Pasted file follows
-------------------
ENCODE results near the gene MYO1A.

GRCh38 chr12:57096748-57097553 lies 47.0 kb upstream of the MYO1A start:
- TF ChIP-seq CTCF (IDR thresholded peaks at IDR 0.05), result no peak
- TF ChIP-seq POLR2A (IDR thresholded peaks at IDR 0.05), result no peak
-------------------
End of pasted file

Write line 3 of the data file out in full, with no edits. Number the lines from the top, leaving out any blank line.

- TF ChIP-seq CTCF (IDR thresholded peaks at IDR 0.05), result no peak